Researchers have sounded alarms for years about the increasing number of police officers dying by suicide.
In fact, studies by the Ruderman Family Foundation in 2018 and 2022 found that police officers and firefighters have a greater chance of dying by suicide than in the line of duty.
Despite the concerning trend, little was being done to address what some have deemed a crisis. Police officers would refuse to seek treatment out of fear of embarrassment and stigmatization.
Being the scenes, efforts are underway to chip away at the stigma surrounding mental health and police officers
A group of Christ-centered clergy and law enforcement officers has stepped up to fill some of the void, and their work is beginning to inspire other agencies to act.
“I mean, it’s hit our backyards,” said Dave Budz, executive director of OpOverwatch, referring to a spate of local law enforcement suicides over the past five years.
Founded in 2019, the nonprofit offers moral support, trauma resiliency training, and other services to law enforcement officers in the region.
Budz, a retired F.B.I. agent, said police officers average 188 traumatic events during a career. Whereas, most people might face one or two in their lifetimes.
This pain and suffering takes a mental toll on police officers, but they rarely get the necessary time off to process the trauma, unlike if they got physically injured on the job.
“But if an officer deals with the suicide of a teenager, and now he’s having nightmares, and he’s struggling with it, and he’s reacting in ways that [aren’t] normal to him, he doesn’t talk about it,” Budz said. “It’s the same thing. It’s stress from the job. It’s trauma from the job. But yet because it’s in the brain, we have this stigma not to talk about it.”
In 2022, FBI data shows that law enforcement agencies reported 32 suicides. This was the first year the FBI released law enforcement suicide data, and the agency cautioned that only a limited number of agencies responded.
Researchers reported that the number of police officers who died by suicide tripled in both 2020 and 2021.
“Trauma is going to happen on the job,” Budz said. “And it’s expected on the job. So, the stress will come from that. The trauma resiliency is building a life where you have an identity that isn’t wrapped up in just the singular identity of the badge.”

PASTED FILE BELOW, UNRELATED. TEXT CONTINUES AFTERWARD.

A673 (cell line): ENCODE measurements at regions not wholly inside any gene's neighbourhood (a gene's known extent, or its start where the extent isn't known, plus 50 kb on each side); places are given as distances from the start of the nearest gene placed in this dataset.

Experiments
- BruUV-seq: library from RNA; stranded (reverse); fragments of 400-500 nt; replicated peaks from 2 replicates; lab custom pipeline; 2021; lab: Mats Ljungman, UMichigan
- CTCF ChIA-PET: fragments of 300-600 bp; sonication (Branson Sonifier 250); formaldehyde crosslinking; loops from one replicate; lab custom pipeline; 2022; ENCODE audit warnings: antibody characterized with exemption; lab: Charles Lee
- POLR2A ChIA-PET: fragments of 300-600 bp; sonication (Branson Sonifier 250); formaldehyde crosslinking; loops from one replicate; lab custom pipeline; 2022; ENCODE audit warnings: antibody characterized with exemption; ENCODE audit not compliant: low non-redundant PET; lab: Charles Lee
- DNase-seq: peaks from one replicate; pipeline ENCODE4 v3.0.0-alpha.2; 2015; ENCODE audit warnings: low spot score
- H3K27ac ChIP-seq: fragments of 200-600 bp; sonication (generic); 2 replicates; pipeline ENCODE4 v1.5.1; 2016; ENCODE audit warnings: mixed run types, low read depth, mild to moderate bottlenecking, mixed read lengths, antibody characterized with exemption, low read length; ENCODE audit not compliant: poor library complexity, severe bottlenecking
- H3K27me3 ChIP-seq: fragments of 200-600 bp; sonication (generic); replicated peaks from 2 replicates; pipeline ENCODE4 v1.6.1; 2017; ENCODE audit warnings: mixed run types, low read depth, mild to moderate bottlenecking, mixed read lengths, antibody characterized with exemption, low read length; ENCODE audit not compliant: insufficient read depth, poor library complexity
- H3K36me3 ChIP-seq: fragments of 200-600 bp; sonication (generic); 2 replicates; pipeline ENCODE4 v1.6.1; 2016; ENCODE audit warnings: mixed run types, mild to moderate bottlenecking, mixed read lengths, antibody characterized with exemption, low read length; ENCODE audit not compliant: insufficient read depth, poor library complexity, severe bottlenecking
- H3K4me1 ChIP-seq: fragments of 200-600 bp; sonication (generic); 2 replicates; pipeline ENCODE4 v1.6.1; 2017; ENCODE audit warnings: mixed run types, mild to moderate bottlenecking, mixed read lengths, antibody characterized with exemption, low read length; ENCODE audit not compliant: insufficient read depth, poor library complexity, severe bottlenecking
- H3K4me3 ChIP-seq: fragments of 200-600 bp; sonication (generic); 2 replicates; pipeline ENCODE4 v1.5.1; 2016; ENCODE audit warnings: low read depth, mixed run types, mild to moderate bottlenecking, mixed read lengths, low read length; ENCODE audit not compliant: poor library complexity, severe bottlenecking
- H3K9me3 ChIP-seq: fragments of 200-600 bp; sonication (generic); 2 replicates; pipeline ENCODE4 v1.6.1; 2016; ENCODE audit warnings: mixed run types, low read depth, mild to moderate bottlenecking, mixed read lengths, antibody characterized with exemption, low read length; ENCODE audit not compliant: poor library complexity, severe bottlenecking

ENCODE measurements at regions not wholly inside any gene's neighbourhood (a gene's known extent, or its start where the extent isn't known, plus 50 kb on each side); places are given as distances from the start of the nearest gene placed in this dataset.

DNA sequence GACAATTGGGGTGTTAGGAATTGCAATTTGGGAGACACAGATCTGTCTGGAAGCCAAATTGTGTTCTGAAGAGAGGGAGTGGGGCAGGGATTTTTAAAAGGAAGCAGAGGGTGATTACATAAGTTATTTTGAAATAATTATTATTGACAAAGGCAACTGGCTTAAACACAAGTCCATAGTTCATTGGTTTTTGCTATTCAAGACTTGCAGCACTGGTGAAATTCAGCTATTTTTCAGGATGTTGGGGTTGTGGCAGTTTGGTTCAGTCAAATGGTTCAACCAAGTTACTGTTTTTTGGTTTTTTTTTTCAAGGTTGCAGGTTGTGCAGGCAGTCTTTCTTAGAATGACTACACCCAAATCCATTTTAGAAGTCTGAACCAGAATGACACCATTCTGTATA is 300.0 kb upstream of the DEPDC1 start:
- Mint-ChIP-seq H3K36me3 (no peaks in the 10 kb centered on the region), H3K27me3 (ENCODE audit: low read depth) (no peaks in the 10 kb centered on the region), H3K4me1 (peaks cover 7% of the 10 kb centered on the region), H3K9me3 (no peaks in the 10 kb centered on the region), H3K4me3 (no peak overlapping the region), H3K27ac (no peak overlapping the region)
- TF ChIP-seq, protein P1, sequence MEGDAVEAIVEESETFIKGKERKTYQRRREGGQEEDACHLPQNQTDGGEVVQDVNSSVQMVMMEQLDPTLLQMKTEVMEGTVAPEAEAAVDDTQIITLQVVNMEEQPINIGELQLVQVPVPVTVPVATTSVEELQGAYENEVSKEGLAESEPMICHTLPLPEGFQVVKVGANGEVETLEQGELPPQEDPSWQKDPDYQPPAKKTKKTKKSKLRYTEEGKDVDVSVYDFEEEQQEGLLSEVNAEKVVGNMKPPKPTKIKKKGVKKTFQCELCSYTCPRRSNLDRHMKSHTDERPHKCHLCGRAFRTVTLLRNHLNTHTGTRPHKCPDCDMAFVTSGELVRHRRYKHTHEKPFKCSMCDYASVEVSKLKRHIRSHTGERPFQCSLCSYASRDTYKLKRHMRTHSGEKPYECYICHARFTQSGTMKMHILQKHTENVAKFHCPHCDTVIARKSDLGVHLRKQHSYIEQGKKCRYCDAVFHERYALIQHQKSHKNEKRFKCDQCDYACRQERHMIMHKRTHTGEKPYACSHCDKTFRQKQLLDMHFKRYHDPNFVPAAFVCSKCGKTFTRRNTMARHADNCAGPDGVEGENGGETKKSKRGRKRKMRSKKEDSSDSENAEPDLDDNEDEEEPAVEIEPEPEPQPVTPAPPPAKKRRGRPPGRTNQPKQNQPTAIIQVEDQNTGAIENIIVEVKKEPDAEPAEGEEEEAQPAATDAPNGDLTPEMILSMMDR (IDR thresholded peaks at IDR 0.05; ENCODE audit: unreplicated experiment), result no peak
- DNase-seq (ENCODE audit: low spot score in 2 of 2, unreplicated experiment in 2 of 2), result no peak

Steve Ritchie, a retired Lockport police officer, said he reached rock bottom 20 years ago, after being shot in the line of duty. The stress and trauma created chaos for him.
“I’ve been there,” Ritchie said. “I’ve been at the bottom of the pit where I was like ‘I can’t do this anymore. I’m done’.”
Then, Ritchie said he had a spiritual revelation that ending his life would not end the suffering. That experience led him to Budz and OpOverwatch.
“I’ve been through it all and I survived through it, and you can survive through it, too,” Ritchie said.
Budz said the early success of his group is beginning to encourage other departments to take action.
The Town of Amherst Police Department recently launched an officer wellness program to help officers process the emotional turmoil the job brings.
Amherst Police Detective Mark Pitirri said eight to 10 officers meet periodically to talk about the stresses of their jobs and lives. The message he said they try to convey is that it is normal for someone to feel depressed by tragedy.
“People say it’s just normal, you should be able to handle that,” Pitirri said. “Well, at some point somebody might not be able to handle that. So, we’re trying to, in some aspect, teach everybody [how] to handle it.”
The meetings are confidential. Pitirri said details divulged by police officers are not even shared with superiors, which he and others credit as a key factor in building a successful program.
In this program, Pitirri said no officer should feel paranoid that their peers might look at them differently for seeking help.
“And I give kudos to our chief and our administration for allowing us to do that and kind of be the lead dog on this thing departmentwide,” he said.
Detective Samantha Kozlowski said more than 100 officers also signed up for voluntary wellness training to discuss topics that she said are generally “taboo in police culture.”
The number of attendees was a bright sign that more police officers seem willing to get help in a confidential setting, without fear that it might lead to them appearing weak by superiors.
“And once they realize that it is okay to talk about these things, I think we’ve seen the floodgates kind of open up,” Kozlowski said. “When people start talking about the things they’re struggling with, that’s when we can start to heal from it.”
Luke Moretti is an award-winning investigative reporter who has been part of the News 4 team since 2002. See more of his work here.